KARVELAS: And yet there are some contradictions in your government’s policy approach. You haven’t ruled out opening new coal and gas projects. If they’re still on the table, isn’t the climate and species facing an existential threat? And what’s your own advocacy at the cabinet level to say we can’t do both these things at the same time. You can’t save species and deal with existential climate change while also opening new projects.
MINISTER PLIBERSEK: Well, we’re headed as a nation to zero net emissions. We’ve got a trajectory to get there. All of these projects are contemplated within our country’s trajectory towards zero net emissions. And, of course, you know that there is a safeguards mechanism for large projects. All of these have to fit within our pathway to getting our carbon pollution down to zero by 2050. And that doesn’t mean that there’s no pollution; it means that businesses that can’t eliminate their pollution need to offset it. And we need a strong and credible way of offsetting pollution as well.
KARVELAS: I want to turn to some other issues, if I can, before I let you go. Just to economic policy first. We’ve seen the Tory government in the UK back down from tax cuts for the very wealthy. As you know, the economy here is on a knife edge. Can we really afford to give the wealthiest Australians a tax break given the economic circumstances have changed so dramatically since they were first legislated?
MINISTER PLIBERSEK: Well, we did go to the last election committing to continue with those. And our real focus for reforming our tax system is to make sure that large companies and multinationals are paying their share of tax. So that’s the priority that our Treasurer has set out.
I think the other really important contribution we can make to budget repair is dealing with some of the rorts and waste that the previous government engaged in.
KARVELAS: Okay, but what are your reflections on the lessons from the UK?
MINISTER PLIBERSEK: What the UK does with their tax system is a matter for them. But it didn’t seem very sensible to me what the Conservatives there were proposing.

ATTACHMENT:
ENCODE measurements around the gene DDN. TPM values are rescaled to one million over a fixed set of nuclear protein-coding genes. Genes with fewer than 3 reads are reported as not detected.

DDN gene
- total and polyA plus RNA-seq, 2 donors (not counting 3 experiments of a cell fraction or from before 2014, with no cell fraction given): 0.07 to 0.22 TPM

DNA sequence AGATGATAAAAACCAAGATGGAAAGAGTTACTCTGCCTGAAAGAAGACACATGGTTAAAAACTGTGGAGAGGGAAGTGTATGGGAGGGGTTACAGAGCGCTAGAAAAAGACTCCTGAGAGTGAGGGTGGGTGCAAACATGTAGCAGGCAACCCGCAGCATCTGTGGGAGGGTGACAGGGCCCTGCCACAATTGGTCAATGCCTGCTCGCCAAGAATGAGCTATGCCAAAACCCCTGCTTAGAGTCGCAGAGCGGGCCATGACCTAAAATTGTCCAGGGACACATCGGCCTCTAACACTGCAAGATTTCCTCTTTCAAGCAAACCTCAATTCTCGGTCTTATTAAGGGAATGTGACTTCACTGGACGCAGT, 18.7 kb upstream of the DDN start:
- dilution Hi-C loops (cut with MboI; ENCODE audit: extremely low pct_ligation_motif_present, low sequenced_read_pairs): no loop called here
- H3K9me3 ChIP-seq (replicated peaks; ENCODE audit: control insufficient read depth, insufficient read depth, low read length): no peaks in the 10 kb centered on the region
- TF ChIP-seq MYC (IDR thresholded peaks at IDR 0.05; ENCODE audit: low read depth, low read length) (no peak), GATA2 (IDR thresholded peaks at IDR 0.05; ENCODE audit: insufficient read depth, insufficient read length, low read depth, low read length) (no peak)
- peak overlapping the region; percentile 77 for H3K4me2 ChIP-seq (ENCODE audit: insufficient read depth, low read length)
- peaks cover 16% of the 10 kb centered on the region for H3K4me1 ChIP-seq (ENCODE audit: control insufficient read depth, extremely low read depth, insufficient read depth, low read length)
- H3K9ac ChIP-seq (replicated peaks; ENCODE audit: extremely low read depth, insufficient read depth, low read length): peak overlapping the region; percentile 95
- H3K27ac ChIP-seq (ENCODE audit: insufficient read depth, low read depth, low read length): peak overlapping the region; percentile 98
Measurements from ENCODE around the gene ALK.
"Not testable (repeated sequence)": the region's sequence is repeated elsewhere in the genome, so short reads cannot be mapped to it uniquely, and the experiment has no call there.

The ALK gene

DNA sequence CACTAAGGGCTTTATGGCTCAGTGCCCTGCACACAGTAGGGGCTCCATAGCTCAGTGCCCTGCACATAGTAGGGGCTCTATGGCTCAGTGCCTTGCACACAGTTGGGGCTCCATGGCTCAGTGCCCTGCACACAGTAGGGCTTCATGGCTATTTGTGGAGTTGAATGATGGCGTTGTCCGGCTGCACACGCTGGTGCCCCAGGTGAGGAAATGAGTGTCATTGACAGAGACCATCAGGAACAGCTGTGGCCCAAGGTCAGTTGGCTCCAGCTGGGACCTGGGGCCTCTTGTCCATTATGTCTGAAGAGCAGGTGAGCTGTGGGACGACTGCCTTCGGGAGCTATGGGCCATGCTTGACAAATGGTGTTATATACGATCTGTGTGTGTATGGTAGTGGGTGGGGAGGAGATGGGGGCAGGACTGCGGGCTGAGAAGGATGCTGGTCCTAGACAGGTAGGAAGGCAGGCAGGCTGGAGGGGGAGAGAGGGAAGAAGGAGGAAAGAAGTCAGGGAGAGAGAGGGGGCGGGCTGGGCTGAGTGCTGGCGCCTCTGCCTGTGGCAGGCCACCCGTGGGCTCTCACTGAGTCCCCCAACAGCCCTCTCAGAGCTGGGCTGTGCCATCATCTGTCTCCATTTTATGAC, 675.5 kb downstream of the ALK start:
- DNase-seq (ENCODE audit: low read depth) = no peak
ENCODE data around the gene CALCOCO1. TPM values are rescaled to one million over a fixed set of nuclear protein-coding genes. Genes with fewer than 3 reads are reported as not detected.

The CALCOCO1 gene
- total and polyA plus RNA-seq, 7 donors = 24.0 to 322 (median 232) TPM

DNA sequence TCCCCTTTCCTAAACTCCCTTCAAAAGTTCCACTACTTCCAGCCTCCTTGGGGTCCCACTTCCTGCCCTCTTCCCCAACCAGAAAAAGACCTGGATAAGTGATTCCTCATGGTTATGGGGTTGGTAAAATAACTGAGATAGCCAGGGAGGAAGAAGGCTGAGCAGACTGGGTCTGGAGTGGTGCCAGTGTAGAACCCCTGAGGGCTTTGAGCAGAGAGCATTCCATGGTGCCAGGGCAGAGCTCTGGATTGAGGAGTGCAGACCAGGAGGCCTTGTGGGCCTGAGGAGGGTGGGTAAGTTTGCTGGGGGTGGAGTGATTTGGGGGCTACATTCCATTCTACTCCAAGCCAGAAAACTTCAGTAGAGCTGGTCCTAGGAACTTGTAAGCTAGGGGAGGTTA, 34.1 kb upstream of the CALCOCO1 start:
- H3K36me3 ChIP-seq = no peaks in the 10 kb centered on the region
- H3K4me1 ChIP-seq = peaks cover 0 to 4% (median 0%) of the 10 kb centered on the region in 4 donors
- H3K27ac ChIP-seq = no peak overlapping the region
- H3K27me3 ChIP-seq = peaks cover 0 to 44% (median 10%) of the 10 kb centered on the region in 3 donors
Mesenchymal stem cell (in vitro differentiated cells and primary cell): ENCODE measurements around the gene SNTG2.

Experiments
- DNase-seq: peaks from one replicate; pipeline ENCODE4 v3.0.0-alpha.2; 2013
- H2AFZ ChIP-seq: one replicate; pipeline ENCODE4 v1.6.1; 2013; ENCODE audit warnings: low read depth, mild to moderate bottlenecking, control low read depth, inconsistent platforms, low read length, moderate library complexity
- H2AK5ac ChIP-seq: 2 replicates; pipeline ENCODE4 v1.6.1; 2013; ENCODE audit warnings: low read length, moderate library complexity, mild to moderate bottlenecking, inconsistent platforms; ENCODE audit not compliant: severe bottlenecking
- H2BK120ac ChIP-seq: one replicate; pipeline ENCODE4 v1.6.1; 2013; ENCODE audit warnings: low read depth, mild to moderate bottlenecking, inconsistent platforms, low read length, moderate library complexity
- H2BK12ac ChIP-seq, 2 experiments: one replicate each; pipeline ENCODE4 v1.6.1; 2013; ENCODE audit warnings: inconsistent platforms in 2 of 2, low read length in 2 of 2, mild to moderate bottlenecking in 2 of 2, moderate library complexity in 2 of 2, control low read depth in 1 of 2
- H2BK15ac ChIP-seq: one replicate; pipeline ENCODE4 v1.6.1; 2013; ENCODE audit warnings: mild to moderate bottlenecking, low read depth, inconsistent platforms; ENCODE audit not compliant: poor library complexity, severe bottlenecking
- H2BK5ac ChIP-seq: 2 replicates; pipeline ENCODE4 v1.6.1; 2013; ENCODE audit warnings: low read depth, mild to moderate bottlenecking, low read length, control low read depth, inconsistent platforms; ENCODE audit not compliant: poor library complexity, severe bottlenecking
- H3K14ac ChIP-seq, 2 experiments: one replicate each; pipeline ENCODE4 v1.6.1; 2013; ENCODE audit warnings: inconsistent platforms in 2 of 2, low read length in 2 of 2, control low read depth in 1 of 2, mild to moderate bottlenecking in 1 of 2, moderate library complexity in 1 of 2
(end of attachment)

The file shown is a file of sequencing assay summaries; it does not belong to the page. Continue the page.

KARVELAS: So why would we go ahead with something that hasn’t even started which is also about tax breaks for the really wealthy?
MINISTER PLIBERSEK: Well, as you say, Patricia, it hasn’t – these tax cuts haven’t come in. They won’t until 2024. I think it’s, you know, important for us to have a look at the October budget statement that Jim Chalmers will release and have a good look at the state of the economy there and Labor’s plans to repair it.
I mean, you know, we’re in a pretty tough economic position. We’re looking at global head winds potentially and global recession. We’ve got have all of the information before us before we’re making any further decisions.
KARVELAS: Yeah, so given it's 2024 and the economy is deteriorating –
MINISTER PLIBERSEK: Patricia, you can ask me in six different ways –
KARVELAS: And you know I will, Tanya Plibersek. I have a way of asking in six different ways.
MINISTER PLIBERSEK: Yeah.
KARVELAS: So maybe those tax cuts aren’t fit for purpose. Is that the –
MINISTER PLIBERSEK: We made a commitment
KARVELAS: Well, you did.
MINISTER PLIBERSEK: Well, we made a commitment.
KARVELAS: Okay. So, let me ask this question: do you stick to a commitment without any review if dramatic changes have happened to the economy?
MINISTER PLIBERSEK: Patricia, I think this is a conversation for you and the Treasurer and the Prime Minister.
KARVELAS: Can’t wait to have them, but what’s your view?
MINISTER PLIBERSEK: My view is that we implement Labor Party policy and that we took a commitment to the last election.
KARVELAS: Do you think, though, that economic circumstances should be considered?
MINISTER PLIBERSEK: I think we always need to consider economic circumstances as we’re making decisions. That applies to the extra effort we’ll make to ensure that multinationals are paying their tax. It means that we’ll have a look at some of the foolish spending of the previous government – we’ll make some decisions about that. And you’ll see all of that made clear in Jim Chalmers’ budget statement in October.
KARVELAS: I’ll be there.
MINISTER PLIBERSEK: Later in October.
KARVELAS: I will be there reading every word. Just finally, can I ask you about the mission to bring more than 60 Australian women and children back from Syria. These are the widows and children of killed or jailed Islamic State fighters. You were the Shadow Minister for Women and Education under the previous opposition. Have we failed these women? Because yesterday I spoke with the shadow Home Affairs Minister Karen Andrews, and she said they’d willingly gone. You’re saying something different.
MINISTER PLIBERSEK: Well, I think we need to be careful, because this is obviously an ongoing discussion about the fate of these women. But look, anybody who went there willingly obviously was breaking Australian law and needs to be held to account for that. It does seem like a number of these women were tricked or coerced into going, some of them as young teenagers themselves. And at the end of the day, we’ve got 40 Australian kids in one of the most difficult and dangerous places in the world. Anybody who took a child into a zone like this is really committing child abuse. It is a very, very dangerous place to take a child. And we’ve got Australian children growing up in, you know, difficult, traumatic circumstances.
KARVELAS: Thank you so much for joining us this morning, Minister.
MINISTER PLIBERSEK: Thank you, Patricia.
KARVELAS: That’s the Environment Minister Tanya Plibersek.